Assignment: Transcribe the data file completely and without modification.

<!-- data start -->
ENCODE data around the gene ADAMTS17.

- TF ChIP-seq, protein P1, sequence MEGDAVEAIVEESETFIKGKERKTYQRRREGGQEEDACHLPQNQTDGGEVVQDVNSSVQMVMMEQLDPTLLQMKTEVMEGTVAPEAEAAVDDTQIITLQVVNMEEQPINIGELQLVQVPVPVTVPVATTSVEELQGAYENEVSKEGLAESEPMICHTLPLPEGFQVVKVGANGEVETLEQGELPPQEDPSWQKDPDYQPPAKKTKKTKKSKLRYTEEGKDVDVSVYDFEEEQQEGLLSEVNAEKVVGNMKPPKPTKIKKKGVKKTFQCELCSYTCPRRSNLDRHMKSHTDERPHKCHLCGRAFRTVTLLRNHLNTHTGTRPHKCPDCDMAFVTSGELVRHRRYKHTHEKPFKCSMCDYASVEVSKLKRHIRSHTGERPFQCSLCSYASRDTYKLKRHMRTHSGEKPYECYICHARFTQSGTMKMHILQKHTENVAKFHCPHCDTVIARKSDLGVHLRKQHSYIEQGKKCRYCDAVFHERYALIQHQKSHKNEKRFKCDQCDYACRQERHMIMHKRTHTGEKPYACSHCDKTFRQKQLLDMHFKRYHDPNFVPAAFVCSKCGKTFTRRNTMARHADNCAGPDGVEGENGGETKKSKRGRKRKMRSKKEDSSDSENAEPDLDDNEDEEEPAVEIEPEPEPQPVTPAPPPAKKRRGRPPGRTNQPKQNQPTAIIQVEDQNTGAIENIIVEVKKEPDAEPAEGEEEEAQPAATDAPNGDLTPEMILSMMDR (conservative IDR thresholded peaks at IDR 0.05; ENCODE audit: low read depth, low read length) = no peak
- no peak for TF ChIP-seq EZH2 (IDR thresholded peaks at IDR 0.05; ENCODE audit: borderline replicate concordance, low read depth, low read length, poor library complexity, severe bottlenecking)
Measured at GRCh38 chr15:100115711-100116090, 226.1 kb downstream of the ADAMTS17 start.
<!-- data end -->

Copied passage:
ENCODE data around the gene ADAMTS17.

- TF ChIP-seq, protein P1, sequence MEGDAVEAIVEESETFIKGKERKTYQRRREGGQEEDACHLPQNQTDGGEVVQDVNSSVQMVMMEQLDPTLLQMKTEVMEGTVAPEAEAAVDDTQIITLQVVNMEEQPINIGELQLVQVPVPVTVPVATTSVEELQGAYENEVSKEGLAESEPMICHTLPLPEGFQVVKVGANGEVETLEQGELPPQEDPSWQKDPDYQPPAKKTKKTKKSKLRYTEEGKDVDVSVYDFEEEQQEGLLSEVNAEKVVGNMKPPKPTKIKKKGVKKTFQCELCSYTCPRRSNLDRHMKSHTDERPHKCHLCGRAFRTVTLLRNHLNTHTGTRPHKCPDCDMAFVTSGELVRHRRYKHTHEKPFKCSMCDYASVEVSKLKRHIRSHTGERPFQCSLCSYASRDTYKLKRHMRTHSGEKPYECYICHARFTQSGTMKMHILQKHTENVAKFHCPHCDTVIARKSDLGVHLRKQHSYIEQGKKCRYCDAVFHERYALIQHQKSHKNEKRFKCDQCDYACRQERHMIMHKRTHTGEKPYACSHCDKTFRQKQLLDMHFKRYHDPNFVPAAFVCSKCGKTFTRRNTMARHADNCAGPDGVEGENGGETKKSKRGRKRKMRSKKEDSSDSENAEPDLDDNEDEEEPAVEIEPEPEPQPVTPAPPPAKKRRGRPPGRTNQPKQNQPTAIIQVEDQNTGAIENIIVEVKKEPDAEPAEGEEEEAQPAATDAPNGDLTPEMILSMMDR (conservative IDR thresholded peaks at IDR 0.05; ENCODE audit: low read depth, low read length) = no peak
- no peak for TF ChIP-seq EZH2 (IDR thresholded peaks at IDR 0.05; ENCODE audit: borderline replicate concordance, low read depth, low read length, poor library complexity, severe bottlenecking)
Measured at GRCh38 chr15:100115711-100116090, 226.1 kb downstream of the ADAMTS17 start.